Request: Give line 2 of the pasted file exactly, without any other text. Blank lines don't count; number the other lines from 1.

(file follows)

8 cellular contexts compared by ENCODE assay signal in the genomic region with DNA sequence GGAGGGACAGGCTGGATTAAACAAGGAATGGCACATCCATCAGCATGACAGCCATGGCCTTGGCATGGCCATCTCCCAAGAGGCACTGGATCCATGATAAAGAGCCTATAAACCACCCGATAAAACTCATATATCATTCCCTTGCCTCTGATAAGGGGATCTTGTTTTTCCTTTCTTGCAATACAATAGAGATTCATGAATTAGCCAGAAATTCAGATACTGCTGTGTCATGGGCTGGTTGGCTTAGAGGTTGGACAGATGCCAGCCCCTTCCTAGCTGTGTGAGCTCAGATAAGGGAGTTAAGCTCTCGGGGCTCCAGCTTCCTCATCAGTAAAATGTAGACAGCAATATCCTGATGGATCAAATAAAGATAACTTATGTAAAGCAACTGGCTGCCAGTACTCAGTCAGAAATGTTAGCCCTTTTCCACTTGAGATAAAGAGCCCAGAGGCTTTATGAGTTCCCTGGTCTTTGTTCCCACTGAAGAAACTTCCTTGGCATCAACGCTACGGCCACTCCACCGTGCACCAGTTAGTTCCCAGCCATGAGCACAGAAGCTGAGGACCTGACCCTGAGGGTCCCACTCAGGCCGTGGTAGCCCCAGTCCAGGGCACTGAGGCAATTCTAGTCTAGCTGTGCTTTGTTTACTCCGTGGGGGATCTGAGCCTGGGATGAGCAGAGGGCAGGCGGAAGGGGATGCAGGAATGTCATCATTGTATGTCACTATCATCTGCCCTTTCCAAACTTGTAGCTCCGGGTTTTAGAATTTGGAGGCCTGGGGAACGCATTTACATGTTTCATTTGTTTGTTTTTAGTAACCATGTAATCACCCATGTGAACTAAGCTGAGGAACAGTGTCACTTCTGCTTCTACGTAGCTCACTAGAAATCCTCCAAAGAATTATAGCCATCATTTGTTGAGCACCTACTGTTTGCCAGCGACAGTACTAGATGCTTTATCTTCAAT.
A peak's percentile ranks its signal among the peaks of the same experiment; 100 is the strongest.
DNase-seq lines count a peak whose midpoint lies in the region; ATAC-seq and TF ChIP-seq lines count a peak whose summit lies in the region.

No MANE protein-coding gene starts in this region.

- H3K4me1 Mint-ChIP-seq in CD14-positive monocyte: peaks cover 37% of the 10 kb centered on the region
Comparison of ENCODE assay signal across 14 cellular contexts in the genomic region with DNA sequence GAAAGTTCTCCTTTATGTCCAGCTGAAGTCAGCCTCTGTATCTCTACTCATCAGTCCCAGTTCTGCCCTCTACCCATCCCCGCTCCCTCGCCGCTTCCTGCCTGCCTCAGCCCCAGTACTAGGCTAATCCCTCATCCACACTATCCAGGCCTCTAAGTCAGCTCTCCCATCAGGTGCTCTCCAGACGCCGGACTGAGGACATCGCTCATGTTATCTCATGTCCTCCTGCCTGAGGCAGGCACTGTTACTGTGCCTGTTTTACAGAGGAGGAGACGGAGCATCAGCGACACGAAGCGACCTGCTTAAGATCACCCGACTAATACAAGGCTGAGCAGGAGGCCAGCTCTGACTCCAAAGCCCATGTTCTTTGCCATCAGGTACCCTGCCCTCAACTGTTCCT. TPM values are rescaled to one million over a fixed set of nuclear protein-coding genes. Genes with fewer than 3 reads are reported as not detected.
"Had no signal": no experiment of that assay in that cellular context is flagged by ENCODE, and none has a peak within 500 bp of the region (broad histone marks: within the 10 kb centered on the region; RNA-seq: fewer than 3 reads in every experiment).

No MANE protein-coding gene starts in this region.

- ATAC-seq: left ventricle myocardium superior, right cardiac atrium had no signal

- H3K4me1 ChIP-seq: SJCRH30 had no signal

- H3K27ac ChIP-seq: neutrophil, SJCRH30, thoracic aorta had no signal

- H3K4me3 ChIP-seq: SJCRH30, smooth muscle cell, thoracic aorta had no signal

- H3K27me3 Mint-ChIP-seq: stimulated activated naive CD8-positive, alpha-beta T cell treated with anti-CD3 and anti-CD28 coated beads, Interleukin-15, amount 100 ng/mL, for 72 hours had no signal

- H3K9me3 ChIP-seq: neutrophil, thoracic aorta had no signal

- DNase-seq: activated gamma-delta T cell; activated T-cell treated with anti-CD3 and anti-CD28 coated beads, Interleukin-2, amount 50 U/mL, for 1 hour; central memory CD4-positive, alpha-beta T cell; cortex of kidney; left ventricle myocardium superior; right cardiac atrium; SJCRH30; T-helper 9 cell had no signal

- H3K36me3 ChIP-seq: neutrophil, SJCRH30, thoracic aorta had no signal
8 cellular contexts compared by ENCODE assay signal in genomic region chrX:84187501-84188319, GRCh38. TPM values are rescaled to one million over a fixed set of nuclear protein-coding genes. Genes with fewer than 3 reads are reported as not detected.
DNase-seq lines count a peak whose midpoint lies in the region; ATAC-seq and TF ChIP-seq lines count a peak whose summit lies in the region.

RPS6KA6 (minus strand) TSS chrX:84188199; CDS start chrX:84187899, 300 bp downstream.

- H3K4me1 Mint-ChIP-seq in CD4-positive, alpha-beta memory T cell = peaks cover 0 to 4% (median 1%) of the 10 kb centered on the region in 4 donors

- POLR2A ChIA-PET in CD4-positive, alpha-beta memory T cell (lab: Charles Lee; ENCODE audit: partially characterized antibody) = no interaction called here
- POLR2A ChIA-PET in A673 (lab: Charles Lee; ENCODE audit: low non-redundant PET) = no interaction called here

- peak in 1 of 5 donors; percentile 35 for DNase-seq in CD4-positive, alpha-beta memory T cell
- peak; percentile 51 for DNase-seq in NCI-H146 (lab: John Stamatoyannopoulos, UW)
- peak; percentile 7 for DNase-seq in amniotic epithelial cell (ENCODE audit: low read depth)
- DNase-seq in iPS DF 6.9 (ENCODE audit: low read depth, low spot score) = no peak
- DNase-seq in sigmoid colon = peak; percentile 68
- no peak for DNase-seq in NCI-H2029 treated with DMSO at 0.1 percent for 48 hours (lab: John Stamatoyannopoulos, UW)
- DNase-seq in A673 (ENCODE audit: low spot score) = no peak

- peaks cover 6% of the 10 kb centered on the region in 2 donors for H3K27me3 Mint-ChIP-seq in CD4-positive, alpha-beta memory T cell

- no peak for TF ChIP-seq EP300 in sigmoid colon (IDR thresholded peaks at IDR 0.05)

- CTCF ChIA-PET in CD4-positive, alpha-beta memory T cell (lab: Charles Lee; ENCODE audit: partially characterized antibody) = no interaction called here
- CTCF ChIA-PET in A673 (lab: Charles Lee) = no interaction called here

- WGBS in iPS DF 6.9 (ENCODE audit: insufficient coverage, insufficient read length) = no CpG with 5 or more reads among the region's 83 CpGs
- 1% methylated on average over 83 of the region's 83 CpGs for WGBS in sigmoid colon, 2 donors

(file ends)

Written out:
A peak's percentile ranks its signal among the peaks of the same experiment; 100 is the strongest.